This is another community set apart and cut off from others, and so strangers are unusual, and when one arrives he brings excitement and danger. This novel too is fast-paced and powerfully written – and although I am generally not a great fan of fantasy, I remained gripped and bound to Storm’s world. Age 9+ years. You can buy it here.

the giverThe Giver by Lois Lowry
This isn’t a new book or even a new edition, but rather was a summer read for our family, and intersected with these other two books so neatly that I couldn’t help but mention it. For those of you new to it, The Giver tells of another community – set in a dystopian future, cut off from the rest of society and indeed from history. It follows a boy called Jonas who is also approaching his ceremony of adulthood – when at 12 the children are assigned the jobs and roles they will play within the community for the rest of their lives. However, Jonas is given a rather different job than the rest of his cohort: he is to be the new Receiver.

This is an unsettling futuristic read about a ‘utopian’ world in which all aspects of pain and suffering have been removed, and fairness rules. Each matched couple is given two children, a boy and a girl, whose own adolescent stirrings are repressed with medication. None of the community has memories, and the elderly and those who don’t fit are ‘released’ with great celebration.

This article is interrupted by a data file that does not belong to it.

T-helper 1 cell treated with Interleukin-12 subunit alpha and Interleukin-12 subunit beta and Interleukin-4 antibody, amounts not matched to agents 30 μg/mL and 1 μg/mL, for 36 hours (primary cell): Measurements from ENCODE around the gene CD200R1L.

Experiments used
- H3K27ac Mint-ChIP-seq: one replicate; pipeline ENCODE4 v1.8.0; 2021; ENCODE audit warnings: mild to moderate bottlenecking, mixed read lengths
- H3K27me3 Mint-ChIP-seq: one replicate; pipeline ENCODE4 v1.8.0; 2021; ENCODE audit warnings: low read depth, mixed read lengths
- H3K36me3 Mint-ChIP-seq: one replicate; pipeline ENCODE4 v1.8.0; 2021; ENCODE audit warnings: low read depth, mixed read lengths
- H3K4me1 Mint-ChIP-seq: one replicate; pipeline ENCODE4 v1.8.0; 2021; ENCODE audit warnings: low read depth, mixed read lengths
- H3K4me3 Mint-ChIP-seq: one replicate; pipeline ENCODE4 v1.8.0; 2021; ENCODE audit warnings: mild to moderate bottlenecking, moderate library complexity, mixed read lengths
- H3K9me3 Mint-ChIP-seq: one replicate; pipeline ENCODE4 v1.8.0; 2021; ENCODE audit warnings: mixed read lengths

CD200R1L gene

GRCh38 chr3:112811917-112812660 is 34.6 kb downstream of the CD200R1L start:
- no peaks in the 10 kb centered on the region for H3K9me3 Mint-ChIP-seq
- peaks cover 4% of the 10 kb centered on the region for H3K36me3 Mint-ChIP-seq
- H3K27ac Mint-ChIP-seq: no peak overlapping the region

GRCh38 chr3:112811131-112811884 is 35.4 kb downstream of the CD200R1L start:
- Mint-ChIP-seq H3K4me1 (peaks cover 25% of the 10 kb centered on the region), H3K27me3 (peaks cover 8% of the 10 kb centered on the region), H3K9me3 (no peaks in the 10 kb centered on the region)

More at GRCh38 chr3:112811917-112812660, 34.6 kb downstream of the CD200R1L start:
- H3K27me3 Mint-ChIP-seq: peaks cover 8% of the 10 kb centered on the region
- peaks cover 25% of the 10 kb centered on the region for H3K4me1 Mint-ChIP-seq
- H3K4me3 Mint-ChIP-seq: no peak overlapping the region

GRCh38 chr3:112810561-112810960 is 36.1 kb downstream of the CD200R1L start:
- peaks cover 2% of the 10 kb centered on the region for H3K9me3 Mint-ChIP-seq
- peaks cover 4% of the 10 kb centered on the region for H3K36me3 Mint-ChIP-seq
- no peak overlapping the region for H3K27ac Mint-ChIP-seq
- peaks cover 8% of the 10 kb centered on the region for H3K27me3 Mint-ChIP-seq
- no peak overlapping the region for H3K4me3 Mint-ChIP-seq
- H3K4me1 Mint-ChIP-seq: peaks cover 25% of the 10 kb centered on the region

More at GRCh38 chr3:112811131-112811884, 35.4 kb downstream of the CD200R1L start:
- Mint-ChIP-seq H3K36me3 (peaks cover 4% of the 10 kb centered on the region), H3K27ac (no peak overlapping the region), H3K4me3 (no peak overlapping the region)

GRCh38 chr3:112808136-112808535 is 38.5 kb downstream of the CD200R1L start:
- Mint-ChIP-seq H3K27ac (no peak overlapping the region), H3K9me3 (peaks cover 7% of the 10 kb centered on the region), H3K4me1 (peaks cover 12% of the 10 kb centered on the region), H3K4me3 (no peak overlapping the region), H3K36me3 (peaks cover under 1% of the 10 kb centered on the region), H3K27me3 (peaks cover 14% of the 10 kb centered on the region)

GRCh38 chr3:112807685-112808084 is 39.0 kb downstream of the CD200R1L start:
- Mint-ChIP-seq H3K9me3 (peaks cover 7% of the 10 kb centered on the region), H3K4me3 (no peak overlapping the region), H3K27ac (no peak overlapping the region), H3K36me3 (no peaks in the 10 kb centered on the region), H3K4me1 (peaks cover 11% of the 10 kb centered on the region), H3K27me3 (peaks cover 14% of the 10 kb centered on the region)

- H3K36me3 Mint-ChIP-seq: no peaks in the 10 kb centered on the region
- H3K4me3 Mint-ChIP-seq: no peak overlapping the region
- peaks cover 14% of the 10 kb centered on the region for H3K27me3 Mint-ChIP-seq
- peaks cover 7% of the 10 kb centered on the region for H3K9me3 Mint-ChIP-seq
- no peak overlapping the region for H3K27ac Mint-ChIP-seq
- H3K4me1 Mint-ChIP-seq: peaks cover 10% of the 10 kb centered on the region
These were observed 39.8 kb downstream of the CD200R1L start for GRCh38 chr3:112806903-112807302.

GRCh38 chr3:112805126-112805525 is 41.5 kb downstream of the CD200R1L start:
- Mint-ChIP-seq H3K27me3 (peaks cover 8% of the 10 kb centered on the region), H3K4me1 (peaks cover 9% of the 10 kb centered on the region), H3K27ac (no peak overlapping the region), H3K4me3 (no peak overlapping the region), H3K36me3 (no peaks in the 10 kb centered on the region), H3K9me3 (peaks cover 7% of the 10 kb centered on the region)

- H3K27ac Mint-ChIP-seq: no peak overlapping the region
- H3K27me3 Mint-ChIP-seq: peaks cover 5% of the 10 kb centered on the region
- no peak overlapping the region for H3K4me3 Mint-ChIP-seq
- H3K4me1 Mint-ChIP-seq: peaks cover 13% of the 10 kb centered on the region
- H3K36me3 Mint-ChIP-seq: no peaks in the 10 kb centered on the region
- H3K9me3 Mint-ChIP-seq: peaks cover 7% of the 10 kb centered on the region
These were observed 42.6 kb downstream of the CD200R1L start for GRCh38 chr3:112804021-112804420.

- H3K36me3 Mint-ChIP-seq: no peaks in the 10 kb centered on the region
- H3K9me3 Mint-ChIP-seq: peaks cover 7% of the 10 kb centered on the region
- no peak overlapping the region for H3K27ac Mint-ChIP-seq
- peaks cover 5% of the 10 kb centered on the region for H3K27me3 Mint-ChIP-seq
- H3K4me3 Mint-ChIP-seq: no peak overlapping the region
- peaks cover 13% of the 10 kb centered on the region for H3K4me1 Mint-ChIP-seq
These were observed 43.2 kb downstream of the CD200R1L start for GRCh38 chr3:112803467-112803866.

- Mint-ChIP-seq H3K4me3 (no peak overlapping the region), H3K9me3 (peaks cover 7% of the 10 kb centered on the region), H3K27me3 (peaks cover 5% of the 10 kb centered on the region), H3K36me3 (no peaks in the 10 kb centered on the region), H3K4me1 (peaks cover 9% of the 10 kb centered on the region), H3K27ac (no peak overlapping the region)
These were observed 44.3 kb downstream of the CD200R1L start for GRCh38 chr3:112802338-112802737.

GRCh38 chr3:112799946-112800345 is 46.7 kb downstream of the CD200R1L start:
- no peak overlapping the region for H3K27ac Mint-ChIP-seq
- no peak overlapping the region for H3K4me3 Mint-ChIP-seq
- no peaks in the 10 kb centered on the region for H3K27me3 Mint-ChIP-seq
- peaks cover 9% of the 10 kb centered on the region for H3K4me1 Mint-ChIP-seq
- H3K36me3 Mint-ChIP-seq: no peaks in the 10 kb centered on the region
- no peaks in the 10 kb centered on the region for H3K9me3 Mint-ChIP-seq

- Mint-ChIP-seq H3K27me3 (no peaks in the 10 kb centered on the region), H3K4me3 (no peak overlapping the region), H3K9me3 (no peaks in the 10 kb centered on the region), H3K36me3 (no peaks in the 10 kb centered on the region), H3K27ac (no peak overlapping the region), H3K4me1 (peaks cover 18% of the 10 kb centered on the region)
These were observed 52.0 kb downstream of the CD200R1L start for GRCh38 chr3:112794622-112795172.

Lowry gradually builds up the reader’s awareness of the world as they progress through the book, so that the reader is more and more unsettled,  until the full scale of the ‘utopia’ becomes apparent. When Jonas receives his new job, and starts to be fed memories of what human society used to be like (in order that he can dispel advice and wisdom to the Elders), the reader realises what the community has sacrificed and the path they have chosen, most unwittingly, and the reader’s moral compass kicks in to question which elements make life worthwhile and valuable.

This is a fascinating allegorical book that stimulates questions about how we live, about difference and sameness, about memories and creativity, about beliefs, rituals and community. It’s dark but simply told so that the horrors creep up stealthily. Lowry’s skilfulness in writing is immediately apparent. The prose is disturbingly simple and information is only drip fed until the reader is so immersed with Jonas, so emotionally entangled and engaged that they could not possibly release him without reading to the end.

It’s a powerful and provocative novel and poses many more questions than it answers. Age 11+ years. You can buy it here.